Improved recording with better reliability and smoother fast-forward and back-forward.
Improved meeting speed with close to true-color images.
Improved file transfer experience for remote support and remote access.
View-Only function now available for presenters using Macintoshs.
Block or reject attendees. To stop accepting any additional attendees, go to “Tools” and then check “Stop additional attendees”. To reject an attendee, right-click an attendee name and then select “Remove this attendee”.
Control when to start sharing. If you prefer not to share your desktop when starting a meeting, go to “Tools”, “Option” and uncheck “Show my desktop when a meeting starts”. The meeting will start in “Pause” mode. Click the Start Sharing button to begin sharing.
A mini-control panel has been added. When a meeting starts, click the “>>” minimizing button at the top right on the TurboMeeting panel, a small panel will prompt while the main panel is minimized. The small panel will always stay on the top of any window. It is especially useful when you do a full-screen PowerPoint presentation and want to control the meeting as well.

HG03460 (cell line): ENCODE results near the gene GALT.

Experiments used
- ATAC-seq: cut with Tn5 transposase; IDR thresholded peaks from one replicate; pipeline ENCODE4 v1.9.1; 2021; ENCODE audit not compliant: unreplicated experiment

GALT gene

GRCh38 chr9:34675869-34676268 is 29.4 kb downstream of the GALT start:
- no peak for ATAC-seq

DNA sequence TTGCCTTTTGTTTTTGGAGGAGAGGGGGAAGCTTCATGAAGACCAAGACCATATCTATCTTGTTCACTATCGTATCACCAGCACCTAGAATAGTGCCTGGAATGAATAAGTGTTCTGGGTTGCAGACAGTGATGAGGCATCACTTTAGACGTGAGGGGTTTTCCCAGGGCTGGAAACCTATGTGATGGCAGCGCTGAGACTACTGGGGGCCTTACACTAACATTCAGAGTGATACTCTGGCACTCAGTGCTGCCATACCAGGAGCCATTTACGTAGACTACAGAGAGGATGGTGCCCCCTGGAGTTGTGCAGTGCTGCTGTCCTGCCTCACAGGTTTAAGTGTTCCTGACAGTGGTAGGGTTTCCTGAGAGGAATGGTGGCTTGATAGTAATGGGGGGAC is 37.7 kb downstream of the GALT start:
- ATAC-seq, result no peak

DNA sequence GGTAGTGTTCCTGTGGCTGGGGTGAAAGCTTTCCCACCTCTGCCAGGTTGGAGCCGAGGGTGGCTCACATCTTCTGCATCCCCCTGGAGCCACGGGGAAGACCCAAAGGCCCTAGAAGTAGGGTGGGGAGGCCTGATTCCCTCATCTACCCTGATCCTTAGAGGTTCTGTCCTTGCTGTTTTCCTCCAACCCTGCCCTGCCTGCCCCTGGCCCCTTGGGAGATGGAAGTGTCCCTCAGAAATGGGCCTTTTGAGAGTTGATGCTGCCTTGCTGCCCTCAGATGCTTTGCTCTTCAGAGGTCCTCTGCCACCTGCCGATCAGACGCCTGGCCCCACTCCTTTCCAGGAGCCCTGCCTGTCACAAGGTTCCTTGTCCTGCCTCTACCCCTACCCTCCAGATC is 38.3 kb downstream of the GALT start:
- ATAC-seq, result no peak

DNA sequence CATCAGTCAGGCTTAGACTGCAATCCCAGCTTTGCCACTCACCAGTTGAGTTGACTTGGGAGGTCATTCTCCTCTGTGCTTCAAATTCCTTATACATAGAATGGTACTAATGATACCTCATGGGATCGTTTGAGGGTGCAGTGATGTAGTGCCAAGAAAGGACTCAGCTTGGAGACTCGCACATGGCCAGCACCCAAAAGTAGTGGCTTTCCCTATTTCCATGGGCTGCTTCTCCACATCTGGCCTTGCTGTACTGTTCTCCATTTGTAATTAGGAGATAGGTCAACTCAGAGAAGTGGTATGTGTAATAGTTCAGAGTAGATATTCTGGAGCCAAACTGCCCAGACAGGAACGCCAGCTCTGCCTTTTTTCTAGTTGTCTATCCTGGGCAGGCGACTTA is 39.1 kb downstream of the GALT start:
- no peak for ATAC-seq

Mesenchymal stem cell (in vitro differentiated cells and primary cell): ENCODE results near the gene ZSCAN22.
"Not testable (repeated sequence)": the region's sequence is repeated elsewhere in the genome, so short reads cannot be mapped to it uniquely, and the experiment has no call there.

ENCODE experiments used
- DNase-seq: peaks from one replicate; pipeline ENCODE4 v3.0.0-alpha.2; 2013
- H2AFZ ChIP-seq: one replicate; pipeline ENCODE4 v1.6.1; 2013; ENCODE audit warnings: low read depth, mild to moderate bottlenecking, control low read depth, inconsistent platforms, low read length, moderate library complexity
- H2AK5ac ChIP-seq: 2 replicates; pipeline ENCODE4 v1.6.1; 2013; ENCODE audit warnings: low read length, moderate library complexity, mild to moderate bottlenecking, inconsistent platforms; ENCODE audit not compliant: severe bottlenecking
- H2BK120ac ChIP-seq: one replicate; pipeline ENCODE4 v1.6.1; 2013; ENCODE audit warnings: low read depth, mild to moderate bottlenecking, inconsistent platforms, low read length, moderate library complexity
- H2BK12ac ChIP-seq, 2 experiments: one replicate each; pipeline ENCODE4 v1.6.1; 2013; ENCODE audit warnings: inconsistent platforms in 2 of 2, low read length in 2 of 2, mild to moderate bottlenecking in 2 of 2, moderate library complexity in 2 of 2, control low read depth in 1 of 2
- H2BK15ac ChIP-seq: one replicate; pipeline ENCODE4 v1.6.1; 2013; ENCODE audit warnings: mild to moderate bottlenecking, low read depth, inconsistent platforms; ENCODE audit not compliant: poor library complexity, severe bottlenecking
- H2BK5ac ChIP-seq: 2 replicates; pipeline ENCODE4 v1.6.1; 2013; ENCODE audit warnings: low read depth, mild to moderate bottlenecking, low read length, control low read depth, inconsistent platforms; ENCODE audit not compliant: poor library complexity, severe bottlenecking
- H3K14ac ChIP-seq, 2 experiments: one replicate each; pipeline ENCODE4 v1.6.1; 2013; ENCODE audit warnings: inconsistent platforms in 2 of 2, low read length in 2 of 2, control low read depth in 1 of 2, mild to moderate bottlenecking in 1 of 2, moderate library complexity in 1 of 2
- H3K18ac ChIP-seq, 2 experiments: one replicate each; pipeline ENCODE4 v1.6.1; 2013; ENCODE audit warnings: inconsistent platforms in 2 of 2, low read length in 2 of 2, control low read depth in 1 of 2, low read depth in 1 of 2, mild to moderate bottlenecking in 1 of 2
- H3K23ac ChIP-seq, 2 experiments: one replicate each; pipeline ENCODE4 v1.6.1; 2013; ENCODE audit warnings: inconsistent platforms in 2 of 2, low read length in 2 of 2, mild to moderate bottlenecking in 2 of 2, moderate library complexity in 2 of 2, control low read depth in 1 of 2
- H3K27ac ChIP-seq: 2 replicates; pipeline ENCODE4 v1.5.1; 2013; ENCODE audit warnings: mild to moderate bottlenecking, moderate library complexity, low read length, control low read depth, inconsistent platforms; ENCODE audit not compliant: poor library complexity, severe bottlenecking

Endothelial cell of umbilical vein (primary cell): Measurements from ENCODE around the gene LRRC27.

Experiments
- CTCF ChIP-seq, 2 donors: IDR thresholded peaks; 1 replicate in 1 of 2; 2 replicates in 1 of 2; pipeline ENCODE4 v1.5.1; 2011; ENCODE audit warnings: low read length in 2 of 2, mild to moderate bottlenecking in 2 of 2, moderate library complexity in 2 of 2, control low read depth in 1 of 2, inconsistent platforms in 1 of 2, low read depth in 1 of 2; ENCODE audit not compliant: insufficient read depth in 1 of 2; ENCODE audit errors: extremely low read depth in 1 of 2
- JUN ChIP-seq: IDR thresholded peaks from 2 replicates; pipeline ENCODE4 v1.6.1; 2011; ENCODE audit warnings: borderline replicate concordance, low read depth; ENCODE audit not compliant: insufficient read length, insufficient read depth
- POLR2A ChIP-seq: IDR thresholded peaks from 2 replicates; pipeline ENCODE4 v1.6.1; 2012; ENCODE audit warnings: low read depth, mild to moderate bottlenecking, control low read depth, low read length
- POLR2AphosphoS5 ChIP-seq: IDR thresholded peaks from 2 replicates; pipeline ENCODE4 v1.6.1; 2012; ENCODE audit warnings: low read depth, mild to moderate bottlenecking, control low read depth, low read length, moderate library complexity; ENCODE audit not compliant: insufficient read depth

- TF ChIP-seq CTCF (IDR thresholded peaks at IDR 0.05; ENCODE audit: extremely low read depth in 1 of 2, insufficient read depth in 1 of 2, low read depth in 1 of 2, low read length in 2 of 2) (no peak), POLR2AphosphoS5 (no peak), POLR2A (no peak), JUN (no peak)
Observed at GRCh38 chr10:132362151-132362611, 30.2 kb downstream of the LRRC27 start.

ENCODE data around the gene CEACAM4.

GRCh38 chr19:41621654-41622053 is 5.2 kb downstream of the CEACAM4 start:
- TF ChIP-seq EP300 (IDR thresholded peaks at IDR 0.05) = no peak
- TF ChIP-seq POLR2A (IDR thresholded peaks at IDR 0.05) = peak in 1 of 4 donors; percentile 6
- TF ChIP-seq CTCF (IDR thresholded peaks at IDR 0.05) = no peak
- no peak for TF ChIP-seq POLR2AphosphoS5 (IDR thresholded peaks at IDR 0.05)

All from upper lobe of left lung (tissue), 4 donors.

Support “Run as admin”. When your attendee (supportee) joins your support session, you would not be able to do remote reboot and many other advanced functions such as logout, change user, or lock of a remote computer if the supportee does not have an administrator privilege. With this function, you can remotely run the TurboMeeting client as an administer by clicking the “Run as admin” button on the supportee’s TurboMeeting panel and then input your admin user name and password.
LDAP/AD integration. This function is available only for the enterprise models: TM800, TM1000 and TS700.
3. New features in the next release
- Among a number of new features to be delivered in the next release, the main ones include:
User group function
Export and import of the system configuration
Conversion of the TurboMeeting recording to standard formats: Flash and/or AVI
Special color level for remote support and remote access to deliver faster speed.
Your comments are welcome. If you have any suggestions or new features that should be included in coming releases, please send them to firstname.lastname@example.org. Thank you!
The RHUB Team